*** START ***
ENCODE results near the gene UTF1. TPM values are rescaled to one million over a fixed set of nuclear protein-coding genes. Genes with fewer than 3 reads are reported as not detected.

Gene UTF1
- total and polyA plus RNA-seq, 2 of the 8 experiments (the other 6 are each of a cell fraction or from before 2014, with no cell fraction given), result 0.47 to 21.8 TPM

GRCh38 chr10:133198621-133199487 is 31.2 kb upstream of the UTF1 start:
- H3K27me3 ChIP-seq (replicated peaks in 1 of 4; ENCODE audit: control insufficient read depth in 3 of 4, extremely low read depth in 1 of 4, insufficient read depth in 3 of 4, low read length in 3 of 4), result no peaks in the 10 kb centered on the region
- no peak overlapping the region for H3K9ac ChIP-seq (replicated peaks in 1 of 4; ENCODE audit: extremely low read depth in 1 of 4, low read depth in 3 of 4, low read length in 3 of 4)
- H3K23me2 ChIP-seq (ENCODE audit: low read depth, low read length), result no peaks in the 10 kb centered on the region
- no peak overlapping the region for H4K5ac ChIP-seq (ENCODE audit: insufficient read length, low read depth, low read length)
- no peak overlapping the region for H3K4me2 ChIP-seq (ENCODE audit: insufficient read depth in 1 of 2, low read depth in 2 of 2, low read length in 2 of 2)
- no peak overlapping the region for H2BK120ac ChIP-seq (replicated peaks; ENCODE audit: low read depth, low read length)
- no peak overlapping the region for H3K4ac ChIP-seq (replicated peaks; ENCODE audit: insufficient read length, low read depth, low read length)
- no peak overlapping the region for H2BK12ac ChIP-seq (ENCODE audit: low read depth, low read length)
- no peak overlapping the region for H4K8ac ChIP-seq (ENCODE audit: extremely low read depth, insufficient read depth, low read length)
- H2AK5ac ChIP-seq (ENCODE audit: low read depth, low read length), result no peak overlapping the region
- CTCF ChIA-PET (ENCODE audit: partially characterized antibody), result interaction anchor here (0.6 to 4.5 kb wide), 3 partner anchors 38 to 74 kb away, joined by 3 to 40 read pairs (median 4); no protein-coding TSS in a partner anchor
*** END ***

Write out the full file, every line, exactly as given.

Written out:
ENCODE results near the gene UTF1. TPM values are rescaled to one million over a fixed set of nuclear protein-coding genes. Genes with fewer than 3 reads are reported as not detected.

Gene UTF1
- total and polyA plus RNA-seq, 2 of the 8 experiments (the other 6 are each of a cell fraction or from before 2014, with no cell fraction given), result 0.47 to 21.8 TPM

GRCh38 chr10:133198621-133199487 is 31.2 kb upstream of the UTF1 start:
- H3K27me3 ChIP-seq (replicated peaks in 1 of 4; ENCODE audit: control insufficient read depth in 3 of 4, extremely low read depth in 1 of 4, insufficient read depth in 3 of 4, low read length in 3 of 4), result no peaks in the 10 kb centered on the region
- no peak overlapping the region for H3K9ac ChIP-seq (replicated peaks in 1 of 4; ENCODE audit: extremely low read depth in 1 of 4, low read depth in 3 of 4, low read length in 3 of 4)
- H3K23me2 ChIP-seq (ENCODE audit: low read depth, low read length), result no peaks in the 10 kb centered on the region
- no peak overlapping the region for H4K5ac ChIP-seq (ENCODE audit: insufficient read length, low read depth, low read length)
- no peak overlapping the region for H3K4me2 ChIP-seq (ENCODE audit: insufficient read depth in 1 of 2, low read depth in 2 of 2, low read length in 2 of 2)
- no peak overlapping the region for H2BK120ac ChIP-seq (replicated peaks; ENCODE audit: low read depth, low read length)
- no peak overlapping the region for H3K4ac ChIP-seq (replicated peaks; ENCODE audit: insufficient read length, low read depth, low read length)
- no peak overlapping the region for H2BK12ac ChIP-seq (ENCODE audit: low read depth, low read length)
- no peak overlapping the region for H4K8ac ChIP-seq (ENCODE audit: extremely low read depth, insufficient read depth, low read length)
- H2AK5ac ChIP-seq (ENCODE audit: low read depth, low read length), result no peak overlapping the region
- CTCF ChIA-PET (ENCODE audit: partially characterized antibody), result interaction anchor here (0.6 to 4.5 kb wide), 3 partner anchors 38 to 74 kb away, joined by 3 to 40 read pairs (median 4); no protein-coding TSS in a partner anchor